MINNEAPOLIS (WCCO) -- Aniya Allen, a 6-year-old girl who was shot in the head Monday evening, died of her injuries on Wednesday.
The Minneapolis Police Department says the shooting happened shortly after 11 p.m. on 3500 block of Penn Avenue North, in the city's Folwell neighborhood. Relatives informed WCCO Wednesday morning that Allen died.
Local peace activist KG Wilson says that the child injured in the overnight shooting is his granddaughter. She was riding in her family's car as she and her mom drove back from McDonald's when bullets started flying outside of their north Minneapolis home. One of those bullets hit Allen in the head.
"I'm hurt … I've never been hurt like this. My heart is broken behind this, into thousands of pieces," KG Wilson said.
Her mother carried her daughter into the trauma center following the shooting. On Tuesday, Allen was breathing through a ventilator and had signs of brain swelling. Her mother described her daughter as full of life, adding she liked unicorns and loved to make people smile.
Curtina Wilson, Allen's aunt, remembers her for her contagious joy.
"She was the sweetest. She was loveable and kind. She forgave everyone," Wilson said.
Outside of the Hennepin Healthcare hospital, Allen's family gathered as they learned that she had taken her final breaths.
"That's one of my little angels. They took one of my little angels that I can never get back. That I'll never be able to see again," said her grandmother Latonya Allen. "I'm really angry, I'm angry and I'm hurt."
Allen's mother never thought she'd find herself having to deal with this much grief, but says she also feared she would, given how many children have been hurt by gun violence in Minneapolis this year.
"They're shooting and they're hitting the wrong people. They shouldn't even be shooting out here anyway," Latonya Allen said. "Maybe she's in a better place than this wicked world."
KG Wilson has been advocating for the end of gun violence for years in Minneapolis. His family has found the strength to speak out in hopes that the person responsible for killing his granddaughter finds the compassion to turn themselves in.
"You murdered our loved one. A 6-year-old baby. A precious girl," KG Wilson said. "I'm telling you now, I'm begging you. Turn yourself in. Today."
Aniya's aunt has set up a GoFundMe to help the family.
Another adult victim was brought to North Memorial Health hospital, police say. He was also listed in critical condition.
Allen is the third child to be shot in Minneapolis in the last three weeks, and all were shot in the head. Ten-year-old Ladavionne Garrett Jr. was shot in the back seat of his parent's car on April 30. Nine-year-old Trinity Smith was jumping on a trampoline at a birthday party on Saturday when she was hit by gunfire. Both are at North Memorial, where their beds are side-by-side.
WCCO spoke Tuesday with Raishawn Smith, Trinity's father.
"They were shooting through a group of five kids that was out there, and they hit my baby," Smith said. "I've been here every day. I go up periodically, I pray over her, I talk to her, bring her things, let her know that I'm there."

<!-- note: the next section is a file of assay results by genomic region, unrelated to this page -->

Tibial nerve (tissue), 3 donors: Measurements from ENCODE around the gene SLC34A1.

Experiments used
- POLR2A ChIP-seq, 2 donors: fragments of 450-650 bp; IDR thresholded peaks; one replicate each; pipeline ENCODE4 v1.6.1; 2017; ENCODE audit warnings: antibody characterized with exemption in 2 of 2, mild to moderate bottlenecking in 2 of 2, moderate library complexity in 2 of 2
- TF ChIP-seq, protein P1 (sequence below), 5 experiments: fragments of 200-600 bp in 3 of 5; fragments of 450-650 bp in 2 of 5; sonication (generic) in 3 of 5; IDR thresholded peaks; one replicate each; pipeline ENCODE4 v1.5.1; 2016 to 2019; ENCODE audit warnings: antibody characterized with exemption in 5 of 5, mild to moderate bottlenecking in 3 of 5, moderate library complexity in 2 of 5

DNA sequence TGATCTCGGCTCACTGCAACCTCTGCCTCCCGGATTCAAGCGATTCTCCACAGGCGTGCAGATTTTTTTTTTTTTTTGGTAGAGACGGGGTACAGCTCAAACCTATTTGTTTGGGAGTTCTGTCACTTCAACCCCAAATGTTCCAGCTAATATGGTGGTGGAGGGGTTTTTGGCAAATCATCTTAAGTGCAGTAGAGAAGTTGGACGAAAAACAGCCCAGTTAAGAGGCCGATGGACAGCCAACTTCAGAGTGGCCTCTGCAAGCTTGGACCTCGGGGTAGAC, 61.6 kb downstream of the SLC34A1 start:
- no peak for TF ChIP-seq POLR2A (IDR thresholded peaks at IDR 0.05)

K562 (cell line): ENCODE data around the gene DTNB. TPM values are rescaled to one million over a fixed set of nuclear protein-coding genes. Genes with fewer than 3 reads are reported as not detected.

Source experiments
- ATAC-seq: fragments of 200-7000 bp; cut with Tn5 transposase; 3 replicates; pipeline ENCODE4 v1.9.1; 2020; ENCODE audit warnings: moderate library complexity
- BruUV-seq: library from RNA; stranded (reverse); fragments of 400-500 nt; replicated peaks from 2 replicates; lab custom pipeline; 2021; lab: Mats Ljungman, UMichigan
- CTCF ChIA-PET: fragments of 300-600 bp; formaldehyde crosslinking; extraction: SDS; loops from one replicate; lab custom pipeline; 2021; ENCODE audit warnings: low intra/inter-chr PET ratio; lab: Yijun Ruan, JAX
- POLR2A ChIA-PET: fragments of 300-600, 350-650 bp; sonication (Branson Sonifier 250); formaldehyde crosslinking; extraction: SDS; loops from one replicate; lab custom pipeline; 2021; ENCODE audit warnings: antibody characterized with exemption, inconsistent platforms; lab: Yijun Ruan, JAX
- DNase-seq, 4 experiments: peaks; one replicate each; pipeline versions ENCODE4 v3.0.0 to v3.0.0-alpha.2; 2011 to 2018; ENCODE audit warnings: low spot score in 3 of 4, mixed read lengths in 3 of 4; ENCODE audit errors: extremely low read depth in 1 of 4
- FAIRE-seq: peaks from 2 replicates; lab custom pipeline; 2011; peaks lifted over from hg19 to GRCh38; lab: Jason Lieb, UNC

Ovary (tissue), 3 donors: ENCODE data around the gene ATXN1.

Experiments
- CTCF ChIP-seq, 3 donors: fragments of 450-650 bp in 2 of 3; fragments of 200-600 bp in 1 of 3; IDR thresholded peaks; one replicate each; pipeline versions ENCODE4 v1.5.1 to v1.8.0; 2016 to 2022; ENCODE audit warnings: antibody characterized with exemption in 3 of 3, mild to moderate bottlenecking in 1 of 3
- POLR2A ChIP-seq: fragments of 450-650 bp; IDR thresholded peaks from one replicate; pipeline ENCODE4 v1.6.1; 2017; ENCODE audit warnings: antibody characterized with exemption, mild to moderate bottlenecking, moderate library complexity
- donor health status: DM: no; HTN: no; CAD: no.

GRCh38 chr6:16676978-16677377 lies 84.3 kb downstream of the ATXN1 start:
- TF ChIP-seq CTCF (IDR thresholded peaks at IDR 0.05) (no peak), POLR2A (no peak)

Community activist Cheryl Anderson is signing up volunteers to stand watch on certain blocks for the next three weeks.
"We're going to stand from sun up to sun down and we're going to shut them down," Anderson said. "We don't want to see another baby shot, we don't want to see anybody shot."
So far this year, at least 185 people have been shot in Minneapolis. That's up nearly 150% from this time last year. There's also been a sharp spike in murders – 27 -- according to MPD. That's more than double last year's count at this time.
At the same time, arrests for violent crimes in Minneapolis are way down, about 40% compared to last May. But why? WCCO asked Minneapolis Police Public Information Officer John Elder.
"We are seeing an increase in crimes, we also have a substantial reduction in staff," Elder said. "Cases are being worked, but they're taking longer and they have less people to do it."
The police union agrees, telling WCCO staffing crunches are taking a toll on arrest rates. MPD is down at least 200 officers since the death of George Floyd about a year ago.
But for any parent living through this wave of violence, they just want it to stop.
"This is about all children, this is not just about the children that's [in the hospital]. It's about protecting our children in the future."
MPD haven't arrested anyone for any of the shootings. WCCO asked what they're doing to protect people. Elder says the department has reassigned some staff to patrol hotspot areas, so people in those areas may notice more officers. There will also be measures the community will not see.
The latest shooting came just hours after Mayor Jacob Frey laid out a new safety plan for the city this summer.
The mayor's announcement detailed a summer safety response, more funding for intervention programs, and a promise to hold Minneapolis police more accountable via new standards and training. Frey said he is also working with the police department to get more cameras on the street, more officers on patrol and more funding for victims of trauma.
Anyone with information on these shootings is asked to call 1-800-222-8477. Anonymous tips can also be submitted at www.CrimeStoppersMN.org.
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